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DOWNTOWN : Scholarship Fund Marks Anniversary


The 10-year anniversary of the 1965 Watts riots was approaching and Ivan J. Houston and other board members of his successful African American life insurance company wanted to make a contribution to the community. Looking at the businesses they dealt with, they realized there were few faces of color.

"They found there weren't enough minorities in middle and upper management in companies," said Houston's son, Ivan A. Houston. "It was because of the lack of minorities getting a quality education. They decided to financially assist these students to finish their education."

To accomplish that goal, the Golden State Mutual Life Insurance Co. founded the nonprofit, privately funded Golden State Minority Foundation in 1974, said Houston, foundation president. While raising money for the scholarships was slow at first (the foundation offered two $1,000 scholarships in 1976), the agency has since given $2.5 million in scholarships and grants to 2,000 high-achieving but needy minority students.

The Downtown-based foundation, which is celebrating its 21st anniversary, will host a dinner Wednesday at the Hotel Inter-Continental to award 30 scholarships of $2,000 and $2,500 to Los Angeles-area students.

The foundation focuses on students studying business and business-related fields, but some corporate sponsors also fund scholarships in specific majors such as engineering and real estate.

Recipients of the scholarships include students that have gone on to found a brokerage firm, become a member of the U.S. diplomatic corps and work as a vice president of a television production company, Houston said.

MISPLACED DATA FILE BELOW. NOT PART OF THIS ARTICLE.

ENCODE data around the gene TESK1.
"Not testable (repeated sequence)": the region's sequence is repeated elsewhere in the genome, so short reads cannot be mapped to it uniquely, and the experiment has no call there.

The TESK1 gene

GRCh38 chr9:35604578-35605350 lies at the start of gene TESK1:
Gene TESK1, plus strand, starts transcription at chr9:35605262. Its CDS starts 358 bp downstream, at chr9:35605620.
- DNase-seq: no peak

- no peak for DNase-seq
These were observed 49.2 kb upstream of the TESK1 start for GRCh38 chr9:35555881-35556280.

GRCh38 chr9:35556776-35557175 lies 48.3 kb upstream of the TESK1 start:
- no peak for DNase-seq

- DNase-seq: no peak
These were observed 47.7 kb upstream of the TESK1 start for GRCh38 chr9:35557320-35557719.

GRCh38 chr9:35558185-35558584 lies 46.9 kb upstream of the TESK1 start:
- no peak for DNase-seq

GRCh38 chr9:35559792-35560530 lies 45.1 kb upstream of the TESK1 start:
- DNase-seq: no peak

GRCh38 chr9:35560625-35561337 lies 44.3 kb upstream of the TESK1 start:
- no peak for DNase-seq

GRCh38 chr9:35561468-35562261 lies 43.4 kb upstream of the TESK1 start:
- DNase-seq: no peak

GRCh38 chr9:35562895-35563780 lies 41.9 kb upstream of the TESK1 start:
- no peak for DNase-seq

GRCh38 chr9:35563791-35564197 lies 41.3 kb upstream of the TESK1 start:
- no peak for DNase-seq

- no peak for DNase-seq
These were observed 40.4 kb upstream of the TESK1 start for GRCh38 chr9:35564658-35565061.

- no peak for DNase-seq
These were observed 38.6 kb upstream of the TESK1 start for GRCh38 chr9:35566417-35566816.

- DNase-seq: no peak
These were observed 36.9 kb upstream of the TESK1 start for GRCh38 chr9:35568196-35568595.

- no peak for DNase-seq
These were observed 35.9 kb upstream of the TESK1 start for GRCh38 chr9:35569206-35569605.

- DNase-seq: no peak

College students chosen are usually in at least their junior year. Often, minorities start college only to quit when their money runs out, Houston said.

"If the student has made it that far it seems the only thing that is keeping them from completing school is financial reasons," said Houston, whose grandfather founded the life insurance company on Central Avenue in 1925, when it was still illegal to sell life insurance to blacks.

Houston, 41, joined the foundation eight years ago, leaving a career as a computer engineer. Ivan J. Houston is chairman of Golden State Mutual Life Insurance Co.

This year, Kieshia Fykes, a 24-year-old USC graduate student, will be honored with the Dolores Robinson Scholarship, named after the woman who founded Dolores Robinson Entertainment, a talent management company in Westwood.

Fykes, who is studying public administration, intends to work in the field of city management or public policy analysis because she wants to "be a part of the decision-making process that affects the city and, more directly, the communities."

While Fykes said she has received scholarships in the past, she is particularly pleased about accepting one from the Golden State Minority Foundation.

Said Fykes: "The needs of some minorities, whether socially or economically, are often different than those of students who are not of color. The foundation attempts to recognize that and honor that."

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